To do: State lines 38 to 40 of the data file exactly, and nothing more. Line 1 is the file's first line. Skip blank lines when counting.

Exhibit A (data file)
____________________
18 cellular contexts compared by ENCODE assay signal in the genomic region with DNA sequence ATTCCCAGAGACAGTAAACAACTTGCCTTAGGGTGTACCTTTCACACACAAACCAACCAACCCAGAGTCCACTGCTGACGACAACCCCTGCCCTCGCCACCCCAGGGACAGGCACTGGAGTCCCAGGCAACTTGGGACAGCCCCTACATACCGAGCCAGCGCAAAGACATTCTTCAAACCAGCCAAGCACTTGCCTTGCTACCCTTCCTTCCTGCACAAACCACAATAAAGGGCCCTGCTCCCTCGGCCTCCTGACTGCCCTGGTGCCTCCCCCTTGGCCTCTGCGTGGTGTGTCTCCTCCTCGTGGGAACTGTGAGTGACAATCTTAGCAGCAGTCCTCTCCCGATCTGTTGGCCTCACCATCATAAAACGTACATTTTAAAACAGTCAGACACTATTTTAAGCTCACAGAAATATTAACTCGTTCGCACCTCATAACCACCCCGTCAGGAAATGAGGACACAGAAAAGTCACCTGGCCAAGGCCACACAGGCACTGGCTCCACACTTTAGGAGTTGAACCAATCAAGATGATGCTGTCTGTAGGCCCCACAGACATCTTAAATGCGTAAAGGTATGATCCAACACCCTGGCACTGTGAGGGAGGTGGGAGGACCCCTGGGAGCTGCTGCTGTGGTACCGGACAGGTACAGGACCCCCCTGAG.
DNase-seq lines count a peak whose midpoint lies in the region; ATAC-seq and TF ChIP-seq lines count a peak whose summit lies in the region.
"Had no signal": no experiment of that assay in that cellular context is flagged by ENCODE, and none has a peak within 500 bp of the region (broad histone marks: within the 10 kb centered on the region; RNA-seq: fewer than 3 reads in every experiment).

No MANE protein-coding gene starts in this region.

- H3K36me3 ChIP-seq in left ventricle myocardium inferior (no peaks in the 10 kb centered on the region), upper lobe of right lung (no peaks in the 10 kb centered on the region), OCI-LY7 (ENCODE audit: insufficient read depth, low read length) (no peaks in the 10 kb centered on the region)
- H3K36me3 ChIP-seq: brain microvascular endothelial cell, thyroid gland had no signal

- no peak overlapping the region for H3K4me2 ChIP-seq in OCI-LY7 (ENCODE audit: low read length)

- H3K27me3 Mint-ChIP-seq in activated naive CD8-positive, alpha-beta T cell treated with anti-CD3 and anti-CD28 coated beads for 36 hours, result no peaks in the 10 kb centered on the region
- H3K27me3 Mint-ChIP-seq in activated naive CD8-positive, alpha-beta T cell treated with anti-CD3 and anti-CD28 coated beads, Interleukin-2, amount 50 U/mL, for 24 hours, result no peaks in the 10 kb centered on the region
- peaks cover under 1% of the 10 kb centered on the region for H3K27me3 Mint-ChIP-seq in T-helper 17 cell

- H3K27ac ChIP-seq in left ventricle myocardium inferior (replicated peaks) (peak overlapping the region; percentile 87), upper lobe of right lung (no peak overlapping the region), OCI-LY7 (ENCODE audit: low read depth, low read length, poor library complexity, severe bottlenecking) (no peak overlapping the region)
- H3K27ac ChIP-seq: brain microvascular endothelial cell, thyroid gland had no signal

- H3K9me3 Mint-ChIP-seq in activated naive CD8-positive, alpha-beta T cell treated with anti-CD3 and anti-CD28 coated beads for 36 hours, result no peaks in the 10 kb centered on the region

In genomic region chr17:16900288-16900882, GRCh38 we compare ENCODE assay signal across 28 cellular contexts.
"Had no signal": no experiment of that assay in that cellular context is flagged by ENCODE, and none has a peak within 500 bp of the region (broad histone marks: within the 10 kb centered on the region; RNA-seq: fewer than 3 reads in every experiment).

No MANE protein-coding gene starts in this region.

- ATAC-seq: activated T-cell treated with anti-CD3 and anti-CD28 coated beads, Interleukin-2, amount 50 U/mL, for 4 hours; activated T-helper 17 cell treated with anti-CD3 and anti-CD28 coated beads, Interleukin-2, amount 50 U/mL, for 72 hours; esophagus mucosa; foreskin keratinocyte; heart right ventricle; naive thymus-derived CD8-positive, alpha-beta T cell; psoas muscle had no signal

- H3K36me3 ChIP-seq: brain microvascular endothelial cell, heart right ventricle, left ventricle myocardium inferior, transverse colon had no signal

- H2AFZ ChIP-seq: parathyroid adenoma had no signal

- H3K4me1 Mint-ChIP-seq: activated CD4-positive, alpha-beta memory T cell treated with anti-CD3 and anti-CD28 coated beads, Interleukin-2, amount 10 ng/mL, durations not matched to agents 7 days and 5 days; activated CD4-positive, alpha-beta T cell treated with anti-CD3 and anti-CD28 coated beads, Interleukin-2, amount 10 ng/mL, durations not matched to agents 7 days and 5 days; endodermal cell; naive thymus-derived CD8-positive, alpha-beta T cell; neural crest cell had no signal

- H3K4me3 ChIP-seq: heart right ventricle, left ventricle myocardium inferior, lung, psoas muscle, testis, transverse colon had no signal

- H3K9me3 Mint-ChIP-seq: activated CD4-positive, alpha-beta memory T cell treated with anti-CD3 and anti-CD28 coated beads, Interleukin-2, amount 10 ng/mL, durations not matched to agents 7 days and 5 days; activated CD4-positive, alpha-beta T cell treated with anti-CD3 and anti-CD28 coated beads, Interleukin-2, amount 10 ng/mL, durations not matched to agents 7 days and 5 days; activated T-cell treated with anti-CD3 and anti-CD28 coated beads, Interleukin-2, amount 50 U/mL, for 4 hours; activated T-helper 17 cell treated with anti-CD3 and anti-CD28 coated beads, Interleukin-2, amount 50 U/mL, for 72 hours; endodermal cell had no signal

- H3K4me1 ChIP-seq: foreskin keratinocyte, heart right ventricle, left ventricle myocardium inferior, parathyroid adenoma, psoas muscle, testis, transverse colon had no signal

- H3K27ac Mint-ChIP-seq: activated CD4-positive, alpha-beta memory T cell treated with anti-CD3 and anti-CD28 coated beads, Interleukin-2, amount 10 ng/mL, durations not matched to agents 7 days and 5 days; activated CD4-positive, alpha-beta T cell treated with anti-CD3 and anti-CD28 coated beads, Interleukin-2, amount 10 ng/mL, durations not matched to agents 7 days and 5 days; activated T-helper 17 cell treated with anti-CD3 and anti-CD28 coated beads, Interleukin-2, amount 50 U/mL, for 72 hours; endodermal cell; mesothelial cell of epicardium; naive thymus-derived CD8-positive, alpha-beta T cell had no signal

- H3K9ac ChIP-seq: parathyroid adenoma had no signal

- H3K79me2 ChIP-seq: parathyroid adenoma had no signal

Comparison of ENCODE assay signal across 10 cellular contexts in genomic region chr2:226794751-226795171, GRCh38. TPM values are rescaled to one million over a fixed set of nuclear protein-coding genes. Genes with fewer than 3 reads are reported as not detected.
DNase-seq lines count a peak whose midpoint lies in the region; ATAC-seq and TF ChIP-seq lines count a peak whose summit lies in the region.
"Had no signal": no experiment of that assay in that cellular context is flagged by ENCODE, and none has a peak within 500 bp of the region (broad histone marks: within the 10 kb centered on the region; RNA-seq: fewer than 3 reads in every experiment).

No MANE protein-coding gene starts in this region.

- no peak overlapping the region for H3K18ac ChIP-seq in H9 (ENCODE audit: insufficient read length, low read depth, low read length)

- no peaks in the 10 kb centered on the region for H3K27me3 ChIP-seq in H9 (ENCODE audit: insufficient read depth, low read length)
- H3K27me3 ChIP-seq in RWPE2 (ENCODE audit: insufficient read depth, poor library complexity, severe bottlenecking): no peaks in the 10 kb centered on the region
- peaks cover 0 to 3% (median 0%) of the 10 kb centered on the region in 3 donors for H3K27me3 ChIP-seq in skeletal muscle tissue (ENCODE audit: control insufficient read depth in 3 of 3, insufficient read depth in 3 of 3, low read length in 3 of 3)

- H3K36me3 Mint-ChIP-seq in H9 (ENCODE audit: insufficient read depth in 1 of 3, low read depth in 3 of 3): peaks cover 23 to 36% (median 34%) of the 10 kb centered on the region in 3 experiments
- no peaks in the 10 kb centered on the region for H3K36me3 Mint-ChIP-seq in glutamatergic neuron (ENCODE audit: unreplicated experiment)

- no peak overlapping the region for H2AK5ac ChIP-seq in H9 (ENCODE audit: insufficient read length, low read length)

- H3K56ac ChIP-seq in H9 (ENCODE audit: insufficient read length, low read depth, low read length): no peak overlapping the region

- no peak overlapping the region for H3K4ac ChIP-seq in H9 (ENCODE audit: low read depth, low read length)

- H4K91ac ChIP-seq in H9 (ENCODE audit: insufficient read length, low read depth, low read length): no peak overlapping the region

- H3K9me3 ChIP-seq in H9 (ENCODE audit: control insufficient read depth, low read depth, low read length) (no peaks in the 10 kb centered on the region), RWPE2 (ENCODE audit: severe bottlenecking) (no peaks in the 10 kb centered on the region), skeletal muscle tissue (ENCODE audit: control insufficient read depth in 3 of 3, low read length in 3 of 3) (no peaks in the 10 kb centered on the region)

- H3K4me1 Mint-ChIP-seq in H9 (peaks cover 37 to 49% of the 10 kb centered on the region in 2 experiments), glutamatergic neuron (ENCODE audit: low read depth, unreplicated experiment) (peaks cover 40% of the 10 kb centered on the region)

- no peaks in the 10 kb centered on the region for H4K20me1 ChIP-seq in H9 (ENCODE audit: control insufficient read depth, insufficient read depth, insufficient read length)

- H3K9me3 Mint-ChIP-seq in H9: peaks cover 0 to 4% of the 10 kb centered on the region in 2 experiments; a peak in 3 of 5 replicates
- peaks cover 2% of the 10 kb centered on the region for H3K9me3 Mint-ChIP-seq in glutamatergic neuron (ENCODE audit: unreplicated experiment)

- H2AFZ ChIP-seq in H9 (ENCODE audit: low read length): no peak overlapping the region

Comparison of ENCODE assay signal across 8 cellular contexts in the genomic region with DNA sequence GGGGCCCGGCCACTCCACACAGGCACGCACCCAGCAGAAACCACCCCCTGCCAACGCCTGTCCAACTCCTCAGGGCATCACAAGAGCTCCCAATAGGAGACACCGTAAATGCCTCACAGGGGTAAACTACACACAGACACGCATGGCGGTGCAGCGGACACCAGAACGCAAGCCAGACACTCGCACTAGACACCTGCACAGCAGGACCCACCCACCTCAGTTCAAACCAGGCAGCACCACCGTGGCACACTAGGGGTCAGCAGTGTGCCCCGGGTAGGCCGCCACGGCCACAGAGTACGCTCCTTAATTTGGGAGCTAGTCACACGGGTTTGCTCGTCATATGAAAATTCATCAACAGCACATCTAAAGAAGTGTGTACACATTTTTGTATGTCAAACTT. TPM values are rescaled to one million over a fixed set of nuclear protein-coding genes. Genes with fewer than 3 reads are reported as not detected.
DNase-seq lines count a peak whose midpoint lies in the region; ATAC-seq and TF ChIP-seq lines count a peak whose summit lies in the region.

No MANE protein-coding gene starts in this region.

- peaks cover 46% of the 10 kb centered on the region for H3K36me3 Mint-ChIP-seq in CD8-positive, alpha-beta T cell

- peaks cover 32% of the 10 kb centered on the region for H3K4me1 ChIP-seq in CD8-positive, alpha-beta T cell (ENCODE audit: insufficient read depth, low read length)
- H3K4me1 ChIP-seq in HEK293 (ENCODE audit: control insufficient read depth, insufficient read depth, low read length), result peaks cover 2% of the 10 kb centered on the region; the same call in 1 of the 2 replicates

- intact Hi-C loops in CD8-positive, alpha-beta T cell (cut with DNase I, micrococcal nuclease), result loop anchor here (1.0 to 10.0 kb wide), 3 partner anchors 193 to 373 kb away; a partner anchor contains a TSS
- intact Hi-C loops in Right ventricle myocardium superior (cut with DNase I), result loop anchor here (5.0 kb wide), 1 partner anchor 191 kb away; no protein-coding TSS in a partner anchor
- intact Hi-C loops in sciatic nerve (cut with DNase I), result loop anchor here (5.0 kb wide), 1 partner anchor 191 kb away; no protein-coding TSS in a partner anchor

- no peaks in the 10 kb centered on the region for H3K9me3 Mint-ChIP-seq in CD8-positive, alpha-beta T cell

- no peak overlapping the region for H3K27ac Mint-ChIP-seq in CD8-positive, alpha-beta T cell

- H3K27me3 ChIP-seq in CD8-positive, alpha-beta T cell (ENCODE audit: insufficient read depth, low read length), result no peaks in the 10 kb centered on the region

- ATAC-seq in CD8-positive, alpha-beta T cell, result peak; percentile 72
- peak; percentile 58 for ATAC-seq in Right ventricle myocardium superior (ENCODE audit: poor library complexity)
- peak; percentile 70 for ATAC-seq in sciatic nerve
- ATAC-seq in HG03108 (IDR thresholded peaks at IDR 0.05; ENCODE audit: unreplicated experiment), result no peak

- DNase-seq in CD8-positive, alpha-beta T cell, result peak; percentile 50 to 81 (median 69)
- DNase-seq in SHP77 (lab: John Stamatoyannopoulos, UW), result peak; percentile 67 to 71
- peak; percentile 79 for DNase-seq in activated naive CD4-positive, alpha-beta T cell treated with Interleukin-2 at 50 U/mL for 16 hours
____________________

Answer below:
- H3K56ac ChIP-seq in H9 (ENCODE audit: insufficient read length, low read depth, low read length): no peak overlapping the region

- no peak overlapping the region for H3K4ac ChIP-seq in H9 (ENCODE audit: low read depth, low read length)

- H4K91ac ChIP-seq in H9 (ENCODE audit: insufficient read length, low read depth, low read length): no peak overlapping the region